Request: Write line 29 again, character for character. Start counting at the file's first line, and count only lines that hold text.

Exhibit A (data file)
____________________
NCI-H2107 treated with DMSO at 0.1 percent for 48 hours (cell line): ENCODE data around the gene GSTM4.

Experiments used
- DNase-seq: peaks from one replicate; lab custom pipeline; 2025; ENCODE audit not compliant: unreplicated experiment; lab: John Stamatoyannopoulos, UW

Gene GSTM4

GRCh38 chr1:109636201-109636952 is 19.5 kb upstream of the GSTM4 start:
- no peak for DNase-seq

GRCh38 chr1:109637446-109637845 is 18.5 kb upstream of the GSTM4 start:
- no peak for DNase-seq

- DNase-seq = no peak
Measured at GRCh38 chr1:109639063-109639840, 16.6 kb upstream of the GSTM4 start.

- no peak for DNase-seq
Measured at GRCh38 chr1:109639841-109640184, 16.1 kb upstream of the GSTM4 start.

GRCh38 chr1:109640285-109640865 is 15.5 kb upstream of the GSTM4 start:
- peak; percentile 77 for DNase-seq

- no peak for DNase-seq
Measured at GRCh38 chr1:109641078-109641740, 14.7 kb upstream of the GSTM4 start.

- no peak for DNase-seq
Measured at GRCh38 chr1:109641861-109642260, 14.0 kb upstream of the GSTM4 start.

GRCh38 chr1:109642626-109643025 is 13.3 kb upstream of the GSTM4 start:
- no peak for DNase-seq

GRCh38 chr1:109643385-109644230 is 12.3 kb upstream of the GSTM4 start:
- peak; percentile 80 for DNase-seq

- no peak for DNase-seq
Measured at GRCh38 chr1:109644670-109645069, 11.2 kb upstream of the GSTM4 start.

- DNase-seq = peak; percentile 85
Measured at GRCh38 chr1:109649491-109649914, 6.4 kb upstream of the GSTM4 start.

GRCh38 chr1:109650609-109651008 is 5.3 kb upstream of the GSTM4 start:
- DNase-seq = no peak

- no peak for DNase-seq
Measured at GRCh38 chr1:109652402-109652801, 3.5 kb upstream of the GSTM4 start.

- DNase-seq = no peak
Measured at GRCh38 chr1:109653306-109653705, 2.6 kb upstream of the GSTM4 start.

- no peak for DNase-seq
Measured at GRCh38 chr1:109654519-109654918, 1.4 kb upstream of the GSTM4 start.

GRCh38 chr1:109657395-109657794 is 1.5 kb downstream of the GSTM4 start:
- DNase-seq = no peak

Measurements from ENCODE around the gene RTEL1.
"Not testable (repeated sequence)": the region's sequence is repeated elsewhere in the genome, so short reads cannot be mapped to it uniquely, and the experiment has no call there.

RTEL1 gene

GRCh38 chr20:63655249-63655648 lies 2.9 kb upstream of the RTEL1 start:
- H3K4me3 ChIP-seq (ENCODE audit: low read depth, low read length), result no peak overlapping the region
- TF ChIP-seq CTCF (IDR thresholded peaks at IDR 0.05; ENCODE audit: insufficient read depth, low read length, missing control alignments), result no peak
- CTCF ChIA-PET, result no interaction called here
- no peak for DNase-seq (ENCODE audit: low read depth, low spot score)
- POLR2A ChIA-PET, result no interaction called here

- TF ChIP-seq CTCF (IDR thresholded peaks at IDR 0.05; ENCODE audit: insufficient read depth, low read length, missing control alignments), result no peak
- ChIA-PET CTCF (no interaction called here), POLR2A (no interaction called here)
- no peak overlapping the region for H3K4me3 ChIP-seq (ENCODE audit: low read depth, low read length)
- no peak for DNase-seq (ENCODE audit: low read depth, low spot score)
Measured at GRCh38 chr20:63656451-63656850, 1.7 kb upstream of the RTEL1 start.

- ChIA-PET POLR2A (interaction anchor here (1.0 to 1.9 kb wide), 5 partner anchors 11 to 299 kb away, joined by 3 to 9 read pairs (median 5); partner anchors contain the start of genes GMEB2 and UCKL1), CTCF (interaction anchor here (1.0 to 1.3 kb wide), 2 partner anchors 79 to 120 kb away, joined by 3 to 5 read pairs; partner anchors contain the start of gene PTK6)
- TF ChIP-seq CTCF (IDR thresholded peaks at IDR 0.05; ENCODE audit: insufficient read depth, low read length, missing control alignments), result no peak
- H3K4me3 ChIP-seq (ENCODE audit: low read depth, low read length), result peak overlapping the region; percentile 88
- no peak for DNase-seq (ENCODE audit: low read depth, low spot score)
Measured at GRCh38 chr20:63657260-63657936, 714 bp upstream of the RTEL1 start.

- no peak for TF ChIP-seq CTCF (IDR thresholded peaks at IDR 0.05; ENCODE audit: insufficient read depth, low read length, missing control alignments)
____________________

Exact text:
- no peak for DNase-seq